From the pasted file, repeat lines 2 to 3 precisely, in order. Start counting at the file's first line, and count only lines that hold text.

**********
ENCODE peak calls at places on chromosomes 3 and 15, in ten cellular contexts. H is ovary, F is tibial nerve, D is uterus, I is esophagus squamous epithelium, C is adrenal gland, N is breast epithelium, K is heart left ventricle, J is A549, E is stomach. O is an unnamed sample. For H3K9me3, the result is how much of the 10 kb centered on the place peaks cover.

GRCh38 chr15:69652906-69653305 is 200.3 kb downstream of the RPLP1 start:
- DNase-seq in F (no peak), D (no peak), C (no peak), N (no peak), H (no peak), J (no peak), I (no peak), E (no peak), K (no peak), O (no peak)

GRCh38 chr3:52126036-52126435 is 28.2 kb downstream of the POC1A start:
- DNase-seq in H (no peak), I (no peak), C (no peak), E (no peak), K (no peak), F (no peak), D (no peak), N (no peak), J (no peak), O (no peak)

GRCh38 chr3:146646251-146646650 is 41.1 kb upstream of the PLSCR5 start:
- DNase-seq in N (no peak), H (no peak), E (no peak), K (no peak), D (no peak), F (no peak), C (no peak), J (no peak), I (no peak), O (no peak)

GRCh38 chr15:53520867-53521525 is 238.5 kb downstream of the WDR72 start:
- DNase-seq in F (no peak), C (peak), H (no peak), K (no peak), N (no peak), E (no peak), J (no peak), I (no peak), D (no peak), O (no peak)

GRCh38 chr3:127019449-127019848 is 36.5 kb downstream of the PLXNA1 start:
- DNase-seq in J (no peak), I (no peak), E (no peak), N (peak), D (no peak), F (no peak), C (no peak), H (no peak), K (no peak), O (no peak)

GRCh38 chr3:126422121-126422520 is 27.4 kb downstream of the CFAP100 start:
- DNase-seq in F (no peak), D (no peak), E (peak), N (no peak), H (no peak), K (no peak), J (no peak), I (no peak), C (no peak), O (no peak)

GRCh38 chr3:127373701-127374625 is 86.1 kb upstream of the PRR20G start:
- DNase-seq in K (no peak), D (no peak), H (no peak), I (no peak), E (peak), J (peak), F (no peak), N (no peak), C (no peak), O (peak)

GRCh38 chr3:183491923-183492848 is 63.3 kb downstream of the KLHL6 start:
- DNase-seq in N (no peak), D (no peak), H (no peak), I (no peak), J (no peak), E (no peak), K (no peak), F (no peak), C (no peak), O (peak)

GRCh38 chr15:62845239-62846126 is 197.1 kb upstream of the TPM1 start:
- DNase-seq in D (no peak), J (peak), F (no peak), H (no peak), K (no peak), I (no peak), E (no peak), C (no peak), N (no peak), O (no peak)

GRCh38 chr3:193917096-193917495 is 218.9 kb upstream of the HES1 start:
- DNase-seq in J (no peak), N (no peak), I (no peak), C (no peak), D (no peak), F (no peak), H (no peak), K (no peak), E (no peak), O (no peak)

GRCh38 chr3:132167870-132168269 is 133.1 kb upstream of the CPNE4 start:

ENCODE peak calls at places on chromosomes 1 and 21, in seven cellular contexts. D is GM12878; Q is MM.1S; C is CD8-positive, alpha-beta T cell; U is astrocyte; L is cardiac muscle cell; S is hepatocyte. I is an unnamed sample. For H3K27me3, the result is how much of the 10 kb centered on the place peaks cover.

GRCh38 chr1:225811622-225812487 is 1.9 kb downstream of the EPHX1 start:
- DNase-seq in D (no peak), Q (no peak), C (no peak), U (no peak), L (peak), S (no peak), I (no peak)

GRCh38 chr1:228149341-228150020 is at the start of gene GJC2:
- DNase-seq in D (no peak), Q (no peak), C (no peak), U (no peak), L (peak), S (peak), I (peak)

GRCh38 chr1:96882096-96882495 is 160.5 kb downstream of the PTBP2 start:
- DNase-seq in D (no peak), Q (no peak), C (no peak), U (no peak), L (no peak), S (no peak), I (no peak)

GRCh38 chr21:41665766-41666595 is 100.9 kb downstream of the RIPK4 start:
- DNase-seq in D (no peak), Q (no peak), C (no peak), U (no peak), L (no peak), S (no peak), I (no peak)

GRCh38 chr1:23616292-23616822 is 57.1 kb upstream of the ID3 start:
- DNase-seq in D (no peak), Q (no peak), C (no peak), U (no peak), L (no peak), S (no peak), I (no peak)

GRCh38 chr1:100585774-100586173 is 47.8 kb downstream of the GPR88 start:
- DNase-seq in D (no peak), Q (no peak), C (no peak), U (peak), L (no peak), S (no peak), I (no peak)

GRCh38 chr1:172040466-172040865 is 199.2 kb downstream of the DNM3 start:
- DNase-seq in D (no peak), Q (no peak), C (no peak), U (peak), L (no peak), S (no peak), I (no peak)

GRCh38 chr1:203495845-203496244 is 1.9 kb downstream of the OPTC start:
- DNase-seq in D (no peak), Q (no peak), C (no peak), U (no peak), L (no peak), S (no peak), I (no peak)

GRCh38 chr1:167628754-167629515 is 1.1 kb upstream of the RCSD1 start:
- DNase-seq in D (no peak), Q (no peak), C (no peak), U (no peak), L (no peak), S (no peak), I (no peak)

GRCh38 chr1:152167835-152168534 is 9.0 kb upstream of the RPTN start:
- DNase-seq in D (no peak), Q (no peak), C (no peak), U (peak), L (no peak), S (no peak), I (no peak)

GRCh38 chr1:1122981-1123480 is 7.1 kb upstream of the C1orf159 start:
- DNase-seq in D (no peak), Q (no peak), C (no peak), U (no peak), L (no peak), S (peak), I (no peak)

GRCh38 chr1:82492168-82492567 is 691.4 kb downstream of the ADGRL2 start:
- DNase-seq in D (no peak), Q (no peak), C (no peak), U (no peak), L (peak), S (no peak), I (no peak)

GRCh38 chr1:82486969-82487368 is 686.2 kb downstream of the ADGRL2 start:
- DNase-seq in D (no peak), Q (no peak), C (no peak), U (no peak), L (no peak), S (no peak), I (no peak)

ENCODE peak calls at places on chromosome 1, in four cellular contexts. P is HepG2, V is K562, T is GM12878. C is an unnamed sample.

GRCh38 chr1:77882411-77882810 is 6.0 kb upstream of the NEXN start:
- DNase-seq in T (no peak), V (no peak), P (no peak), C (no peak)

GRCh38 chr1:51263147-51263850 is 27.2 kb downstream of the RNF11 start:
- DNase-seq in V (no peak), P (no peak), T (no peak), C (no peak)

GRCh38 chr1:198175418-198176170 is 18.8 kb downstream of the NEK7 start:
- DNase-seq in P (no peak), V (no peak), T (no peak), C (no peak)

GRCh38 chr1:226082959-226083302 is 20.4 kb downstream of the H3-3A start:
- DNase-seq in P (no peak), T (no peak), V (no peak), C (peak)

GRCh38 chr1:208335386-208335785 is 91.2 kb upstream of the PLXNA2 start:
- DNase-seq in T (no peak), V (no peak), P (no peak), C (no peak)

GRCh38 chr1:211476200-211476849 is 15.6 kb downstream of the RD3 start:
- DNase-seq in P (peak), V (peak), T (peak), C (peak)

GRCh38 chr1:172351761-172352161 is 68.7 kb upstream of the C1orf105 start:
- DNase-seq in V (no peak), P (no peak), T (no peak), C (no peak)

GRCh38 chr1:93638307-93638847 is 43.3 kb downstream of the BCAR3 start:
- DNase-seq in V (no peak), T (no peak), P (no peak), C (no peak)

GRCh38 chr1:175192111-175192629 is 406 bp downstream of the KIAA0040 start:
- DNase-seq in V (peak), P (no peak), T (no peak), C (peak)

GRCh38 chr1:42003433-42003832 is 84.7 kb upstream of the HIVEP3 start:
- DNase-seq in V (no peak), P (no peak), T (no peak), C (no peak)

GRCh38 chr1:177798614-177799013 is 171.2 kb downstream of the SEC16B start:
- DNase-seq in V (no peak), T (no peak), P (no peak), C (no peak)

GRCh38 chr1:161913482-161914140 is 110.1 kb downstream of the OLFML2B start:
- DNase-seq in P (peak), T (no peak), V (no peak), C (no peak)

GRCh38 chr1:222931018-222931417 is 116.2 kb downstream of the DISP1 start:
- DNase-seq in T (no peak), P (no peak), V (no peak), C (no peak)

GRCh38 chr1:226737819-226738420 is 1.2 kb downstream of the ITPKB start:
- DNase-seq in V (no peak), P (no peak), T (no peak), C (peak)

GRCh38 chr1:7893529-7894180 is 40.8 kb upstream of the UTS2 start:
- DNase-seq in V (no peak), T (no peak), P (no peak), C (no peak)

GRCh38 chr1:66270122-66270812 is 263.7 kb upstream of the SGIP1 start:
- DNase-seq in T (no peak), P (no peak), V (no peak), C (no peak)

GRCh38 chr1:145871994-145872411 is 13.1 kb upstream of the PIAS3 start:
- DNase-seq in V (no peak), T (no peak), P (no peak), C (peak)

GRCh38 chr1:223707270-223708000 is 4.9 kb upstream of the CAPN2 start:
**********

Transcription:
GRCh38 chr15:69652906-69653305 is 200.3 kb downstream of the RPLP1 start:
- DNase-seq in F (no peak), D (no peak), C (no peak), N (no peak), H (no peak), J (no peak), I (no peak), E (no peak), K (no peak), O (no peak)